New Delhi: India’s biggest crackdown on websites and blogs hosting hate messages was hobbled by the absence of a policy on cyber security, escalating panic and resulting in an exodus of people belonging to north-eastern states from several cities.
The government initially identified 245 such websites, but could block only 207 of them, saying it couldn’t shut out the other 38 because of technical difficulties. It has identified and is in the process of blocking another 65 such websites. Four people have been arrested.
“This is the first time that cyber crisis of this scale has happened in the country. The(re) was delay in government response by 80 hours to pass directions to intermediaries (like Facebook and Twitter) and telecom service providers on bulk messages,” said cyber law expert and Supreme Court lawyer Pavan Duggal.
“Had the national cyber security been in place, the response from the government would have been better and time bounded.”
Experts say there was delay in government response to pass directions to intermediaries like Facebook and Twitter. Photo: Ramesh Pathania/Mint
A cyber security policy would have defined the roles of all the stakeholders in the crisis, he said. “At present, there was a complete lack of coordination.”
India’s Computer Emergency Response Team (CERT-In) and National Technical Research Organization (NTRO)—the two main agencies fighting cyber crime—are hard-pressed and working overtime to identify websites and blogs carrying messages instigating Muslims against north-eastern people, according to government officials.
Experts blame this on the delay in implementing the cyber security policy that’s meant to define the government’s action on research and development, capacity development and creating a national cyber alert system.
The draft policy circulated last year requires the government to identify the most dangerous classes of cyber security threats to the nation, critical information technology (IT) infrastructure vulnerabilities, and other cyber security problems, and use the findings to develop and implement a coordinated research and development effort focused on the key needs.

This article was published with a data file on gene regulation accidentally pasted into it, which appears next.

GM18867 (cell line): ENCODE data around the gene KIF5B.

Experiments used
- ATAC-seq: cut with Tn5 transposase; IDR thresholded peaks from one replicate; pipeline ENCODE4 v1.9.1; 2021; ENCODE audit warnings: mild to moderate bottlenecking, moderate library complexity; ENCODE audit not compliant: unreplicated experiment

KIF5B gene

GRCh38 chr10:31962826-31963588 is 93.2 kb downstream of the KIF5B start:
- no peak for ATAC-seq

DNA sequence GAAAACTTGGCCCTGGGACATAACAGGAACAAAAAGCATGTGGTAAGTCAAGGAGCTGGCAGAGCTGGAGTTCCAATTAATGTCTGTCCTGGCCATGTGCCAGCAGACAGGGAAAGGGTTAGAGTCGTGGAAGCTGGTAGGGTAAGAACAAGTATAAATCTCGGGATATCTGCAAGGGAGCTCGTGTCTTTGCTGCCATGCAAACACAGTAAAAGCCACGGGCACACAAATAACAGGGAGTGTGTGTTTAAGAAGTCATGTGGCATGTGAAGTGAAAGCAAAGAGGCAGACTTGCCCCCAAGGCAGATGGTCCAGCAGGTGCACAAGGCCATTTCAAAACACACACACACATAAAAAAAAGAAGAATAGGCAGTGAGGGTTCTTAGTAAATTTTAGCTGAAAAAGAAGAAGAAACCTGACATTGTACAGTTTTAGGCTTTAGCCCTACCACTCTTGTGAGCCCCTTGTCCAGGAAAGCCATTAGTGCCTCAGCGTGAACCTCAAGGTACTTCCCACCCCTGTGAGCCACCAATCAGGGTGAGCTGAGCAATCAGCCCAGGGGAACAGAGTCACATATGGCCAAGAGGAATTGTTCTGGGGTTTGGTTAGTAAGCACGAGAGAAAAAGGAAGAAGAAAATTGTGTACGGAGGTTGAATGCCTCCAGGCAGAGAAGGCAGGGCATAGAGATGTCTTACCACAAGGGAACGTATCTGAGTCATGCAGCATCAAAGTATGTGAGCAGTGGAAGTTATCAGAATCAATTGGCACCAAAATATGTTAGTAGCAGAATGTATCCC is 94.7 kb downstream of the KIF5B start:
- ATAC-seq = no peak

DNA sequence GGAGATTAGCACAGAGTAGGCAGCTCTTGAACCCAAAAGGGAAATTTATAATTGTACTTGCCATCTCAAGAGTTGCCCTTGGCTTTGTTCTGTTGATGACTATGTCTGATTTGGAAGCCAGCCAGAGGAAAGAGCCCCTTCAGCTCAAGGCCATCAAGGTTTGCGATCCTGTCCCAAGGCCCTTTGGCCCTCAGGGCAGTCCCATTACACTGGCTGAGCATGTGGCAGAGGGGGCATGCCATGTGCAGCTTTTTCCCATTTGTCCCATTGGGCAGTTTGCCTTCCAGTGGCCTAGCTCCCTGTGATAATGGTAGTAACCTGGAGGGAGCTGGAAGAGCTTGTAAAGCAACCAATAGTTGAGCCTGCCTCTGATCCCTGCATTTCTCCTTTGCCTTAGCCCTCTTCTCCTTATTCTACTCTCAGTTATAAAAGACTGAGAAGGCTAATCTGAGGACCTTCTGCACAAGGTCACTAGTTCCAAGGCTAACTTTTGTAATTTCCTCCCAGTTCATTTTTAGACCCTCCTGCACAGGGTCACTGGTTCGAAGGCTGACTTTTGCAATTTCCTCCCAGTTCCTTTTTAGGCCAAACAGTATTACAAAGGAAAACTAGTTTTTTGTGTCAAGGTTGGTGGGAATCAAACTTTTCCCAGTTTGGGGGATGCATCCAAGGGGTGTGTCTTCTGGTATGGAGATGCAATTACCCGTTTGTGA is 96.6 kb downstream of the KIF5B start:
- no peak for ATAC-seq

Officials in the department of electronics and IT, which is drafting the policy, acknowledged the policy has been delayed as the department was awaiting responses from other stakeholders.
“We have now received the suggestions from every one and are making necessary changes. We will soon approach the cabinet for its approval on the same,” said a government official, who declined to be identified.
CERT-In is tasked with cyber incident prevention and mitigation and NTRO with counter-cyber espionage and surveillance.
Investigators say they have blocked or removed only 60% of the inflammatory content. “Most of these websites were hosted from across the border. Miscreants set up proxy servers in the US, Saudi Arabia and Egypt to target India,” said a home ministry official, who too refused to be identified. “Now we are seeking the help of these two countries (the US and Saudi Arabia) to take appropriate action.”
“Google has informed us that they are ready to cooperate with Indian agencies provided they are approached through legal channels. But our problem is that it takes some 40-45 days to get information,” the official added.
“We have got sufficient evidence,” home minister Sushil Kumar Shinde said outside Parliament on Tuesday.
Neelabh Rai, an independent cyber researcher, holds a different view. “I doubt that it is mostly done from Pakistan as neither the ISI (Inter-Services Intelligence of Pakistan) or terrorist elements have cyber propaganda nor they have requisite capabilities. Our reading is that most of it could have been from within India,” he said.
In India, cases related to cyber crime have increased significantly in the past few years.
According to data complied by the home ministry, 1,791 cases were registered under the IT Act in 2011 against 966 in 2010—an increase of over 85%. Cyber cases under the Indian Penal Code went up by 18.5% in 2011.
The IT Act deals with cases related to incidents like hacking, obscene publication in electronic form and IPC covers offences like false electronic evidence, forgery and counterfeiting. A total of 1,630 people, mostly aged 18-30, were arrested under these laws in 2011.
Meanwhile, people from the North-East have started to return. On Tuesday, three special trains returned to Bangalore with people.
“We have run three special trains from Guwahati, but it would be premature to say that people are returning to their work places,” a railways spokesperson said.